Investigators allege that many mortgage documents have been signed without personal knowledge of the facts asserted in the documents. In addition, it appears that many affidavits were signed outside of the presence of a notary public. This process of signing documents without confirming their accuracy has come to be known as “robo-signing” and is in direct violation of Florida law.

The 49 states are joining together to form a multistate group comprised of both state Attorneys General and state banks and mortgage regulators to more effectively address the issue. The multistate group, led by Iowa Attorney General Tom Miller, plans to speak with all relevant mortgage servicers as soon as possible to determine whether or not each company has improperly submitted affidavits or signed notices in support of a foreclosure in the states. State bank and mortgage regulators are participating both individually and through their Multistate Mortgage Committee, which represents mortgage regulators from all 50 states. Florida is taking a leading role in this multistate initiative as a member of the Executive Committee of the multistate group. The Executive Committee is also comprised of the following Attorneys General Offices: Arizona, California, Colorado, Connecticut, Illinois, Iowa, North Carolina, Ohio, Texas, and Washington; and the following state banking regulators: the Maryland Office of the Commissioner of Financial Regulation and the New York State Banking Department.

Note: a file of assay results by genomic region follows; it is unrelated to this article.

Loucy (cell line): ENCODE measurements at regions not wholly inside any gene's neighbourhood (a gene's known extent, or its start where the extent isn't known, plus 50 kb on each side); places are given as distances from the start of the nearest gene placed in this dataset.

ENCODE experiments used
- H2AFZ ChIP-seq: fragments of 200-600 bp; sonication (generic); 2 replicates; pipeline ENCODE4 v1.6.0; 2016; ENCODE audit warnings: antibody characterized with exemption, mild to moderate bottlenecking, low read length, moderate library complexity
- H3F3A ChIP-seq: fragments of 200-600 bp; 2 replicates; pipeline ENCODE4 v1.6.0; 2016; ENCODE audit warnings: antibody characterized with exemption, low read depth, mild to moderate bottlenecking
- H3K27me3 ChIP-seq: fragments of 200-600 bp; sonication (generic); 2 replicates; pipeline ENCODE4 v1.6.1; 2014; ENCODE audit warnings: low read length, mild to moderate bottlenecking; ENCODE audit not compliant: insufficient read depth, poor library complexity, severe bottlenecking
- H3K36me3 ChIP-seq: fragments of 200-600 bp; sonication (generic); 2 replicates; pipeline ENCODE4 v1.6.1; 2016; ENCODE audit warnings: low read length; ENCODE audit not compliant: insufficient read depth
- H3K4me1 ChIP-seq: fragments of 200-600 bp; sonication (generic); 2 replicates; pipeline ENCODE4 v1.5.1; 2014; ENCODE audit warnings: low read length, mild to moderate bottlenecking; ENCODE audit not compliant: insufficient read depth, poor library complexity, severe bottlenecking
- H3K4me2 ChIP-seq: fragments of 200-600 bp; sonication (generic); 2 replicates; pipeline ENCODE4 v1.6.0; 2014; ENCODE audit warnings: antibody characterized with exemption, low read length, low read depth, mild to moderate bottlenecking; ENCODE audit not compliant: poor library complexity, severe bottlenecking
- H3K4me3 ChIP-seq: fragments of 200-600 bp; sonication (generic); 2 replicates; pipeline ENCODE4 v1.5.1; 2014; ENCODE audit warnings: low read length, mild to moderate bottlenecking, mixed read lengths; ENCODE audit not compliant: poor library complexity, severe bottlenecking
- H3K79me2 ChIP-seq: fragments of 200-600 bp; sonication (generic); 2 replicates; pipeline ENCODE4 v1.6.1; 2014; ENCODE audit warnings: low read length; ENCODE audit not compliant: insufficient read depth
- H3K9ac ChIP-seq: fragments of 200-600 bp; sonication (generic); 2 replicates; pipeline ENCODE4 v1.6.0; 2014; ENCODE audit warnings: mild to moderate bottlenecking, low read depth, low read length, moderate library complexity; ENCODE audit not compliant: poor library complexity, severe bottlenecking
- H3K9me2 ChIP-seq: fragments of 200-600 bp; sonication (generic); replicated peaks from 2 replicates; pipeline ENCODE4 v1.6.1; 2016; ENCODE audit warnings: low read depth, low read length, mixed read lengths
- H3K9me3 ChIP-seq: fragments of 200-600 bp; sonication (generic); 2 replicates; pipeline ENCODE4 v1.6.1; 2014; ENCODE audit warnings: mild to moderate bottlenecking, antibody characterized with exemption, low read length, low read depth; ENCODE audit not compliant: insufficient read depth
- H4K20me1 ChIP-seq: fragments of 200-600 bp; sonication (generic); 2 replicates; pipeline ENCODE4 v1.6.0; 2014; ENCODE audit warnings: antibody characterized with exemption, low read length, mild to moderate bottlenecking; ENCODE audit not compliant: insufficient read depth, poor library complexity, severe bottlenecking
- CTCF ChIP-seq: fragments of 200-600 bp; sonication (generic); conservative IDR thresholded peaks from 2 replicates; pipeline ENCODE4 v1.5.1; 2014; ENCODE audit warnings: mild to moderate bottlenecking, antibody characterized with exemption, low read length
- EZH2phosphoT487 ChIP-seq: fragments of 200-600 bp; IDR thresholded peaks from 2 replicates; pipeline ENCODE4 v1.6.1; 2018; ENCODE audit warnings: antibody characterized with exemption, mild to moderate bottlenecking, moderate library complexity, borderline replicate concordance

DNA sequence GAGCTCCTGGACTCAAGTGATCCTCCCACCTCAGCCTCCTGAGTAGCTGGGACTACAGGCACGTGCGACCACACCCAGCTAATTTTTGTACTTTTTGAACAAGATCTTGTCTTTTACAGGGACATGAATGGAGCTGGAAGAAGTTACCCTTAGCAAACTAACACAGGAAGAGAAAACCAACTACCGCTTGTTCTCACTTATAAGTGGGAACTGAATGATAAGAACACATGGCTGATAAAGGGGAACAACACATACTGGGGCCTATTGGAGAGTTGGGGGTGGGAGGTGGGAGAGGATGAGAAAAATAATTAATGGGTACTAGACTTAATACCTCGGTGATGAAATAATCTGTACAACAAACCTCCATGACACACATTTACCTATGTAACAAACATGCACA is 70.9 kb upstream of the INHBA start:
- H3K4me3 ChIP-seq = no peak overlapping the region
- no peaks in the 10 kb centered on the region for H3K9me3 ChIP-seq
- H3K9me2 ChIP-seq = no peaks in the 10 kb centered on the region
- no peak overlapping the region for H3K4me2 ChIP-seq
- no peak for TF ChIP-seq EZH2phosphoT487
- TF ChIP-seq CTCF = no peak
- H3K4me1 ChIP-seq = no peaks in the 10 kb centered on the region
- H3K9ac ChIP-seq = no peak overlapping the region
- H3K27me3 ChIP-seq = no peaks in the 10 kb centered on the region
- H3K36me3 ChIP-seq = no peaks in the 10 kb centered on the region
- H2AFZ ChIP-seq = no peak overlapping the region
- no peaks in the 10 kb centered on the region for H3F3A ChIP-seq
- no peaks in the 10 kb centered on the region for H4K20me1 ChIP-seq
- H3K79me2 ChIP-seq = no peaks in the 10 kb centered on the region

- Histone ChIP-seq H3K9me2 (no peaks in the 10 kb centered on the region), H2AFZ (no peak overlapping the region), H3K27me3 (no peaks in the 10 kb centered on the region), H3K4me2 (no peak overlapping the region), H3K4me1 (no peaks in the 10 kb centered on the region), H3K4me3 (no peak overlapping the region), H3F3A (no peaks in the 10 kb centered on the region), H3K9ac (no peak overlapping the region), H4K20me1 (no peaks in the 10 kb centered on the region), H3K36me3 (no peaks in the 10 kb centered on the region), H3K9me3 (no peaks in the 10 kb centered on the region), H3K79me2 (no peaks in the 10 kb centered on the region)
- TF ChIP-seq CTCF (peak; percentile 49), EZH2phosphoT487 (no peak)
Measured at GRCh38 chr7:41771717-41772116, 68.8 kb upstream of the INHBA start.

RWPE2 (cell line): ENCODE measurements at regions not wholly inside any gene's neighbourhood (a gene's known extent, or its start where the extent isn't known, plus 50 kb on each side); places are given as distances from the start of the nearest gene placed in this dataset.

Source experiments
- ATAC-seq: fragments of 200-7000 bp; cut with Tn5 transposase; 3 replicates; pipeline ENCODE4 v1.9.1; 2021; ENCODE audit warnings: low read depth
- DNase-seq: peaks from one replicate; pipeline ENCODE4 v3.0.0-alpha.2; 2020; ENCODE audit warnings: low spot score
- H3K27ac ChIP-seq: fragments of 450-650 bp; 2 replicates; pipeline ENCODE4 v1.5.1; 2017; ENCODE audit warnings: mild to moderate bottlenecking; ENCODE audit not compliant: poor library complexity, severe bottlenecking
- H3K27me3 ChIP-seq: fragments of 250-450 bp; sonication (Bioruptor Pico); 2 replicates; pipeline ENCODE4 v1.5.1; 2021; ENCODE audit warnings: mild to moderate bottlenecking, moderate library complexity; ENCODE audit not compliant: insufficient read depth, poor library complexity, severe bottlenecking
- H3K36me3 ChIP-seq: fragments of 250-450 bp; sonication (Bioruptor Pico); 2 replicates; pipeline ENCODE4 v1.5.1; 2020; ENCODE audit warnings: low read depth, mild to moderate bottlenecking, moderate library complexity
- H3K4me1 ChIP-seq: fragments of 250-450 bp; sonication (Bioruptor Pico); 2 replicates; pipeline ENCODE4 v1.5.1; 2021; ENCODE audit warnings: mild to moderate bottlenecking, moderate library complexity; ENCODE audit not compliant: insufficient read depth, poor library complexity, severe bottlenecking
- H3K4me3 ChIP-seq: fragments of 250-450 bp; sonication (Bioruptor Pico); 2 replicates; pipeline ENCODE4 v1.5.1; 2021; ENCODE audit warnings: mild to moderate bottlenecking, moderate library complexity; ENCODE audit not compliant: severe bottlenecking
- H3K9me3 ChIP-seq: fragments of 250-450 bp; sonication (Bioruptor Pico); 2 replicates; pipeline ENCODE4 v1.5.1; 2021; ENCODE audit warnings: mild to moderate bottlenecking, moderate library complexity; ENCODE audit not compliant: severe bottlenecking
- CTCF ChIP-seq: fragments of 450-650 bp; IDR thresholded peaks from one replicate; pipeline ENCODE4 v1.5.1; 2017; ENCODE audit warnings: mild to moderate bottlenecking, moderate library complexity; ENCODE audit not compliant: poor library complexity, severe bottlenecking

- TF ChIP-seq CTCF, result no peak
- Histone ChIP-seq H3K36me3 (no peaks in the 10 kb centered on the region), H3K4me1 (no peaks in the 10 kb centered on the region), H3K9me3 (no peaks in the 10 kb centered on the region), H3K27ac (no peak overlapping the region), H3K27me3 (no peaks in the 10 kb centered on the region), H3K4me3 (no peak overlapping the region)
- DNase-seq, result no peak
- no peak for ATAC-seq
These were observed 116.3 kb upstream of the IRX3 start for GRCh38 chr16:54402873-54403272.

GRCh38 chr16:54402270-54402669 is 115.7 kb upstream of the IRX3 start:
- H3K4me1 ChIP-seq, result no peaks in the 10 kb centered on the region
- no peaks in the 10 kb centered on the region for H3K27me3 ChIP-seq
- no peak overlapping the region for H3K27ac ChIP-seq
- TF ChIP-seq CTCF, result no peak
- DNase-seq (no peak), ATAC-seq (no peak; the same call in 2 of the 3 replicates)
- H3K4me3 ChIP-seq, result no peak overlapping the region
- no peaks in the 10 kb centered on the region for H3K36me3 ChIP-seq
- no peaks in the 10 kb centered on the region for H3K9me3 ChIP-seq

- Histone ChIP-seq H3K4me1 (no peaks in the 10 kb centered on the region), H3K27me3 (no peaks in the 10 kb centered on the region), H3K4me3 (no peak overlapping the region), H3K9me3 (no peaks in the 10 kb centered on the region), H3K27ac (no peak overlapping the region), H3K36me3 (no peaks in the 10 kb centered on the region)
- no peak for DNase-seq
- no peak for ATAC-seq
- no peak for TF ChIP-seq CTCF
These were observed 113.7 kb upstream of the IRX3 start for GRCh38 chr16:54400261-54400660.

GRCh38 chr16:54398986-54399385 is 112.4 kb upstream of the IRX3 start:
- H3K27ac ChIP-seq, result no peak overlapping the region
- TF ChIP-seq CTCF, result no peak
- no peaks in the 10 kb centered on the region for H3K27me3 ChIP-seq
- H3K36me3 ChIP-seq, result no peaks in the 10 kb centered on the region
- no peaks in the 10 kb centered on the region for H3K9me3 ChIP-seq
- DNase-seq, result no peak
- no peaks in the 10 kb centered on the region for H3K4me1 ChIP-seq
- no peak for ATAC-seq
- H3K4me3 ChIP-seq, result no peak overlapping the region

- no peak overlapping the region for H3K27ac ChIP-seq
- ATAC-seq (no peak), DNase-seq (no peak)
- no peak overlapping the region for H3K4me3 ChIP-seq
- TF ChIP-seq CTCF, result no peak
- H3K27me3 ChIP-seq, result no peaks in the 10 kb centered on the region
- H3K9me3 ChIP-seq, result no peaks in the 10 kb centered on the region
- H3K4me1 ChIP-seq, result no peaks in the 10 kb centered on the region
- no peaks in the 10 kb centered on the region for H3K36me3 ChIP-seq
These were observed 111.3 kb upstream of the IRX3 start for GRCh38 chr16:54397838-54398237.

Participating Attorneys General
Hawaii Department of the Attorney General / Hawaii Office of Consumer Protection
New Hampshire
New Jersey
New Mexico
New York
North Carolina
North Dakota
Rhode Island
South Carolina
South Dakota
West Virginia
Participating State Bank and Mortgage Regulators
Arizona Department of Financial Institutions
Arkansas Securities Department
Connecticut Department of Banking
D.C. Department of Insurance Securities and Banking
Florida Office of Financial Regulation
Idaho Department of Finance
Illinois Secretary of Financial and Professional Regulation
Indiana Department of Financial Institutions
Iowa Division of Banking
Kentucky Department of Financial Institutions
Louisiana Office of Financial Institutions
Maine Bureau of Consumer Credit Protection
Maine Bureau of Financial Institutions
Maryland Office of the Commissioner of Financial Regulation
Division of Banks, Commonwealth of Massachusetts
Michigan Office of Financial & Insurance Regulation
Minnesota Department of Commerce
Mississippi Department of Banking and Consumer Finance
Montana Division of Banking and Financial Institutions
Nebraska Department of Banking and Finance
Nevada Financial Institutions Division and Mortgage Lending Division
New Hampshire Banking Department
New Jersey Department of Banking & Insurance – Office of Consumer Finance
New York State Banking Department
North Carolina Commissioner of Banks
North Dakota Department of Financial Institutions
Ohio Division of Financial Institutions
Oregon Department of Consumer and Business Services – Division of Finance
and Corporate Securities
Pennsylvania Department of Banking
Rhode Island Department of Business Regulation - Division of Banking
South Carolina Department of Consumer Affairs
Tennessee Department of Financial Institutions
Texas Department of Banking
Texas Finance Commission and Consumer Credit Commissioner
Vermont Department of Banking, Insurance, Securities and Health Care Administration
Washington State Department of Financial Institutions
West Virginia Division of Banking
Wisconsin Department of Banking
Wyoming Division of Banking